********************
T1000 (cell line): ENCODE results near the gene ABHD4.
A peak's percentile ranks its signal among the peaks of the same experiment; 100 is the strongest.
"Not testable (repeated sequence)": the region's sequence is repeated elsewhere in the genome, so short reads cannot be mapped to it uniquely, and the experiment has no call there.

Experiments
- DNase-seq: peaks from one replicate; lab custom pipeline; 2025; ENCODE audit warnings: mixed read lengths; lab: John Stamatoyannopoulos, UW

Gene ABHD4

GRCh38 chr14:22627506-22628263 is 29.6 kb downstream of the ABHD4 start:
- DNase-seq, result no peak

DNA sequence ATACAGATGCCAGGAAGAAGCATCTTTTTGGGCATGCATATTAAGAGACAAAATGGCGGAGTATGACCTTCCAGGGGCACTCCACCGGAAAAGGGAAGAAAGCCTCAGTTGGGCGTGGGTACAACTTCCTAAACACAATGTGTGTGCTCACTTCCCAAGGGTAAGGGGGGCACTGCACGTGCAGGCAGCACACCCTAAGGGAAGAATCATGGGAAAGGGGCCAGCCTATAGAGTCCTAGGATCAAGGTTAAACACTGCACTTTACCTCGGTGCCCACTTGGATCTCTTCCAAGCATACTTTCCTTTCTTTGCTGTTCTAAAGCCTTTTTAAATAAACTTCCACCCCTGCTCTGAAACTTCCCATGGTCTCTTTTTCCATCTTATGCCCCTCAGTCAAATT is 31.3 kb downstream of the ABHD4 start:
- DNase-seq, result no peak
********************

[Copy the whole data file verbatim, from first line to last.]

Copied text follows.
T1000 (cell line): ENCODE results near the gene ABHD4.
A peak's percentile ranks its signal among the peaks of the same experiment; 100 is the strongest.
"Not testable (repeated sequence)": the region's sequence is repeated elsewhere in the genome, so short reads cannot be mapped to it uniquely, and the experiment has no call there.

Experiments
- DNase-seq: peaks from one replicate; lab custom pipeline; 2025; ENCODE audit warnings: mixed read lengths; lab: John Stamatoyannopoulos, UW

Gene ABHD4

GRCh38 chr14:22627506-22628263 is 29.6 kb downstream of the ABHD4 start:
- DNase-seq, result no peak

DNA sequence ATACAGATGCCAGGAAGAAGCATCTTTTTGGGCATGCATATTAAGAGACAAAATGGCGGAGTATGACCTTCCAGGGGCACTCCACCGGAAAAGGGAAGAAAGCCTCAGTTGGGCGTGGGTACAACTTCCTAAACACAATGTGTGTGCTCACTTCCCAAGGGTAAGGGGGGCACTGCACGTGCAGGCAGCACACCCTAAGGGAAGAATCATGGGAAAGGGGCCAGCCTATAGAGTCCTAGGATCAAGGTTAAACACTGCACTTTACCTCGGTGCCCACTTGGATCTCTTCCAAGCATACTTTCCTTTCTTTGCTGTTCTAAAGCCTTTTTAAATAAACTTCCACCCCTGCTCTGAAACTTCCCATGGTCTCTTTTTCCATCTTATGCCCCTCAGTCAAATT is 31.3 kb downstream of the ABHD4 start:
- DNase-seq, result no peak